Tom Hamilton – ‘City of Vorticity’

Posted by on September 27, 2016

vorticity

There’s a disclaimer on the Pogus label’s website that reads “Caution: Listening to Pogus CDs may cause you to become one with the universe (or at least your immediate environment).” It’s true. The uncompromising experimental music imprint has been an onward-chugging musical force for decades, spawned by legendary “tape godfather” Al Margolis (who himself has been recording extreme sounds as If, Bwana for what must be an eternity) following the demise of his Sound of Pig cassette label in the late 80s. The Pogus roster is a veritable Who’s Who of the avant-garde underground, and the catalogue is seemingly endless. One of the newer entries is from Tom Hamilton, a composer whose oeuvre originated in the late 1960s, when analog synthesis was a burgeoning concept in experimental music. Hamilton juxtaposes his electronic works against acoustic instrumentation, framing his pieces as highly active and multi-layered explorations. With City of Vorticity, he has created a shifting series of “electronic sound events” that seem to respond to each other as they interact. Improvising alongside the electronic score are Margolis himself on violin, Alan Zimmerman deploying percussion and prepared dulcimer, and Peter Zummo on trombone and didgeridoo. The resultant sonic slurry is as mesmerizing as it is adventurous. The players manage to slot themselves into the spaces left for them in an effortless manner, which is a symptom of an environment laced with trust and mutual understanding. For those interested, Hamilton also presents the naked electronic environment, which is itself an enterprise worth exploring.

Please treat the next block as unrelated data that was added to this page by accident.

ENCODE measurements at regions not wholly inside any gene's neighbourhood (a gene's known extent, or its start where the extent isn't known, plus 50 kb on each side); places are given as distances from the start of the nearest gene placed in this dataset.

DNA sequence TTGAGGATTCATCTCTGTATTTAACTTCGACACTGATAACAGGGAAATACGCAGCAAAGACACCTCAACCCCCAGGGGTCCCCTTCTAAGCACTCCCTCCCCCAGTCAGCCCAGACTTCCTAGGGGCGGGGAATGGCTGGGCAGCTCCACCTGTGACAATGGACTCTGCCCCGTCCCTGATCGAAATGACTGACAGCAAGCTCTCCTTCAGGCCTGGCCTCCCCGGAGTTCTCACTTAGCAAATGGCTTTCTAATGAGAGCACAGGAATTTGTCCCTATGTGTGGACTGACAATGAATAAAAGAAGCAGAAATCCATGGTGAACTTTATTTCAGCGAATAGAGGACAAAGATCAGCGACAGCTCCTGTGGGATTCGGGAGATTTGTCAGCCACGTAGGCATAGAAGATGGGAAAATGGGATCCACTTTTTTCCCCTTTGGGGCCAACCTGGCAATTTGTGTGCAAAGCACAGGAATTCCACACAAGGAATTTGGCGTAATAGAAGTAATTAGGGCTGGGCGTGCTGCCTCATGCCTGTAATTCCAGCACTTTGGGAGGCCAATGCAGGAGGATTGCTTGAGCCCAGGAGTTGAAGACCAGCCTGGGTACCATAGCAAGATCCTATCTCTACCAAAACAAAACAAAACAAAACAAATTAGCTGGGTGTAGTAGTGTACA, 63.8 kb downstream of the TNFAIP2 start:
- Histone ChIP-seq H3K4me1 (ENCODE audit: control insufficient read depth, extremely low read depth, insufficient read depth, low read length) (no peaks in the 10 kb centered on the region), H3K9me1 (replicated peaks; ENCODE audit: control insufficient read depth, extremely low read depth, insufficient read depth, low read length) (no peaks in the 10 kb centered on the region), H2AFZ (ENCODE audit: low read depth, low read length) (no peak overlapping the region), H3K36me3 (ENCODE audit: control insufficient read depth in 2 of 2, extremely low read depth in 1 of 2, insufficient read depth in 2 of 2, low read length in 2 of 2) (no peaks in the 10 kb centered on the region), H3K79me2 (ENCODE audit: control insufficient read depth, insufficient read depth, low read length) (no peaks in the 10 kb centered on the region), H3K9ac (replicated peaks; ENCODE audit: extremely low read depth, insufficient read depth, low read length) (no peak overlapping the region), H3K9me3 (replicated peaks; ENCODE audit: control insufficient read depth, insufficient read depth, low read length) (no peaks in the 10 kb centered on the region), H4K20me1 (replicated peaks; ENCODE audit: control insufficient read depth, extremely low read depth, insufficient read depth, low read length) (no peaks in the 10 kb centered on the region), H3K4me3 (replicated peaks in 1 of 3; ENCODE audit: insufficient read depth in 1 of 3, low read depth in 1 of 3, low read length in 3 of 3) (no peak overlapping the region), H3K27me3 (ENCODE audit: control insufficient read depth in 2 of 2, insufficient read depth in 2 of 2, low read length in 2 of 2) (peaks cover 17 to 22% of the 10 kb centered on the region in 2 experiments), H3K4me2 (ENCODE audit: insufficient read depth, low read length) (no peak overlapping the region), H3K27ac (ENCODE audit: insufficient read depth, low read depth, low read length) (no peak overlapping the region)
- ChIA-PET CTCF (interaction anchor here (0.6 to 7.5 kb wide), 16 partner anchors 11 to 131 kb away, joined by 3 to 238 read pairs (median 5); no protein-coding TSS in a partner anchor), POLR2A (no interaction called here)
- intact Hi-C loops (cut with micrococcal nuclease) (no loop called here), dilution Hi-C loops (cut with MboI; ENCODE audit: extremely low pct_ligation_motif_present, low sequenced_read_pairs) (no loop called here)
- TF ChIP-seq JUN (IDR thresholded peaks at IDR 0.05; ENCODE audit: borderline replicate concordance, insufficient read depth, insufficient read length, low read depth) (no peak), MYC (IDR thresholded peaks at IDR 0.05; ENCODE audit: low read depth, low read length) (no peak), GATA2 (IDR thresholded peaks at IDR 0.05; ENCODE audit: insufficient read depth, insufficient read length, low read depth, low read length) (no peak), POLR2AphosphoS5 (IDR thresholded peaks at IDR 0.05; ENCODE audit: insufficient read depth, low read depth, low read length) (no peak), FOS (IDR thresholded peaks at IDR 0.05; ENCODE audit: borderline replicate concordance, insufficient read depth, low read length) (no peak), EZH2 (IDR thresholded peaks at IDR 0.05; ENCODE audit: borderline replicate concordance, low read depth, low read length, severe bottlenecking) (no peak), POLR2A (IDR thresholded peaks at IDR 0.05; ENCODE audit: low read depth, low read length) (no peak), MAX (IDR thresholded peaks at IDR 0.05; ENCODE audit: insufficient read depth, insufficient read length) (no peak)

City of Vorticity can be procured directly from Pogus in both physical and digital formats, from the label’s website.